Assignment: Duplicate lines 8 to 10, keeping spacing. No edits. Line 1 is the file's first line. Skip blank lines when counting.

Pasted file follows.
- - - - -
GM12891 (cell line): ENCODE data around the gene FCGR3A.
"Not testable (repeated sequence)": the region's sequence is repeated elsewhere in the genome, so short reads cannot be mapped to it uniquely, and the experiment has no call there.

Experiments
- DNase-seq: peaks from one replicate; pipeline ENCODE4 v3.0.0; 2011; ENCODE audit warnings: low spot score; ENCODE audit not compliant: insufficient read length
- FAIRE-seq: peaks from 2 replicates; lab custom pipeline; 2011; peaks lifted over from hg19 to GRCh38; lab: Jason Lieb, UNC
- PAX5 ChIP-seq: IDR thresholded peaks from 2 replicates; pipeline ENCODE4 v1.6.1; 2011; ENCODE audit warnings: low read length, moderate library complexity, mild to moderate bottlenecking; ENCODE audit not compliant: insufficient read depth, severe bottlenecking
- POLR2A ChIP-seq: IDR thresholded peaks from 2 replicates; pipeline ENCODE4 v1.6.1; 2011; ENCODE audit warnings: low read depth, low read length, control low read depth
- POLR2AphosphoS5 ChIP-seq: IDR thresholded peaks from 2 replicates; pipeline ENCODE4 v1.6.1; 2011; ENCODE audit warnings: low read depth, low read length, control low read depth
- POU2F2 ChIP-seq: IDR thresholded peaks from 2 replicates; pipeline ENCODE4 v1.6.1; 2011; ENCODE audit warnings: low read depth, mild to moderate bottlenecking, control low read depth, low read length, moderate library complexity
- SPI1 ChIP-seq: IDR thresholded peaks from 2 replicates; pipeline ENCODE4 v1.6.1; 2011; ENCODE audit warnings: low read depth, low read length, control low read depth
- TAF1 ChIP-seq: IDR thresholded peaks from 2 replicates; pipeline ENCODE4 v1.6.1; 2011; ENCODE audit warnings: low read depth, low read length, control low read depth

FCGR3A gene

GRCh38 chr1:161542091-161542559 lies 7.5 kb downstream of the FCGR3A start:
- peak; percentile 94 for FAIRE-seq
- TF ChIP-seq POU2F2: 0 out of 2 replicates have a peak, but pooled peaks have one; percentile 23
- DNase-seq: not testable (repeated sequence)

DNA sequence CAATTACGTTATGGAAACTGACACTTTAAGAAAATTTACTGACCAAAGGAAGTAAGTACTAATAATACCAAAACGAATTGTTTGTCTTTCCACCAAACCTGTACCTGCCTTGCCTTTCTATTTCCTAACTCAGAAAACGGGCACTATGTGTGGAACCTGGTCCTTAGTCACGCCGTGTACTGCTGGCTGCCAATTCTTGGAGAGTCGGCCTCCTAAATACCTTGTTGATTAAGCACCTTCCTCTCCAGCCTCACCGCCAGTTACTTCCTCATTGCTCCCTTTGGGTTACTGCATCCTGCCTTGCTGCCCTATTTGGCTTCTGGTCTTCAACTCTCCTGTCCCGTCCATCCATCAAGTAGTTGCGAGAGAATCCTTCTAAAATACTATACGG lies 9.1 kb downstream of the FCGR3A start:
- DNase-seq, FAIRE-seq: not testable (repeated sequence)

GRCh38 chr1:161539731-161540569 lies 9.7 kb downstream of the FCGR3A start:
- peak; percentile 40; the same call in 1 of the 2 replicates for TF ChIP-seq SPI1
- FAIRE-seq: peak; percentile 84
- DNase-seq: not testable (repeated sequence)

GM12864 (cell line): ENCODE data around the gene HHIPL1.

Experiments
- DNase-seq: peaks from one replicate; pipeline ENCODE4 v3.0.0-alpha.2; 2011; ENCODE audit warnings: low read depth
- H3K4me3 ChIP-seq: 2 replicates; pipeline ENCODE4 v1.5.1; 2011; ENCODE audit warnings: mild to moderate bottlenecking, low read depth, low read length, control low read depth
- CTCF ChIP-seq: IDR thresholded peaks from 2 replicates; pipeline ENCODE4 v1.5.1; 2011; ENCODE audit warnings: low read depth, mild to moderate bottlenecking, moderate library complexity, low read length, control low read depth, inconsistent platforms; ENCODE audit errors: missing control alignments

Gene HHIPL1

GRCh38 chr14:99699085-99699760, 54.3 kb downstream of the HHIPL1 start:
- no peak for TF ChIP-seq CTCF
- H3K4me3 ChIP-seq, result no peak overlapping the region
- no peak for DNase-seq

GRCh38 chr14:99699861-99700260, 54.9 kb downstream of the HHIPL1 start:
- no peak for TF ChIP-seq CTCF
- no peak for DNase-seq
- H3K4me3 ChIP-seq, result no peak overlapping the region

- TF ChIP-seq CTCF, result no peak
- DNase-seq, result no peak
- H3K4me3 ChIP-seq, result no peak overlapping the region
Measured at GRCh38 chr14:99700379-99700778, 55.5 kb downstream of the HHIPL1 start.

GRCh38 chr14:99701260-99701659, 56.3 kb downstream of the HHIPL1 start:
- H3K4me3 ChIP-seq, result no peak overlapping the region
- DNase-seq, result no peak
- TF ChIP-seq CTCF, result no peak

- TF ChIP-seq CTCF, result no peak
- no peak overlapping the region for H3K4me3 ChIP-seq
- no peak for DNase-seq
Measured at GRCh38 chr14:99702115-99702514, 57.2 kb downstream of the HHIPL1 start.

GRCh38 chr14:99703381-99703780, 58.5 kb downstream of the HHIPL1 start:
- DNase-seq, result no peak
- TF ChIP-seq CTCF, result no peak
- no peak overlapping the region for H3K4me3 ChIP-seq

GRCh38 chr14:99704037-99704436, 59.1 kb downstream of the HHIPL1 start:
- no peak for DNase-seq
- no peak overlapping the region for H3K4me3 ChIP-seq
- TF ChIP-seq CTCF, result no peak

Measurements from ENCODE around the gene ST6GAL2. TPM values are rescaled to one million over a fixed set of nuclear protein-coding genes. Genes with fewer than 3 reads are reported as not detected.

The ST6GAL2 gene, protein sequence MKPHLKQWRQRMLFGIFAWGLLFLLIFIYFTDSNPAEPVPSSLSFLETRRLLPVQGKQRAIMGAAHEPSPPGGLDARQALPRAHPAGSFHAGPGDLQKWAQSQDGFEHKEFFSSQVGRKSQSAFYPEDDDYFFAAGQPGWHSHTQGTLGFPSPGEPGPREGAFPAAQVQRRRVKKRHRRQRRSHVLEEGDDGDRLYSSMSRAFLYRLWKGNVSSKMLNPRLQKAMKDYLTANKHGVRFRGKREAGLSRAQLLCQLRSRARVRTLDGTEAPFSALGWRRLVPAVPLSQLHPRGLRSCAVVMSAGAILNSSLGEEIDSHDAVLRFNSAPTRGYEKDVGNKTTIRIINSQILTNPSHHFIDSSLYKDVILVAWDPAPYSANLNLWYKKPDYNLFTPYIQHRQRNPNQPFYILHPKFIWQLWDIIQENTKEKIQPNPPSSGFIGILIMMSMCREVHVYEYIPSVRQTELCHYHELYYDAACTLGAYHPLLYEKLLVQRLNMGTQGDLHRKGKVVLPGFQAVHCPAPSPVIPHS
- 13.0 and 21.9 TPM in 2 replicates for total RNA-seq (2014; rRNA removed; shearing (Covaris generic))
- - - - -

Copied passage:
- POLR2AphosphoS5 ChIP-seq: IDR thresholded peaks from 2 replicates; pipeline ENCODE4 v1.6.1; 2011; ENCODE audit warnings: low read depth, low read length, control low read depth
- POU2F2 ChIP-seq: IDR thresholded peaks from 2 replicates; pipeline ENCODE4 v1.6.1; 2011; ENCODE audit warnings: low read depth, mild to moderate bottlenecking, control low read depth, low read length, moderate library complexity
- SPI1 ChIP-seq: IDR thresholded peaks from 2 replicates; pipeline ENCODE4 v1.6.1; 2011; ENCODE audit warnings: low read depth, low read length, control low read depth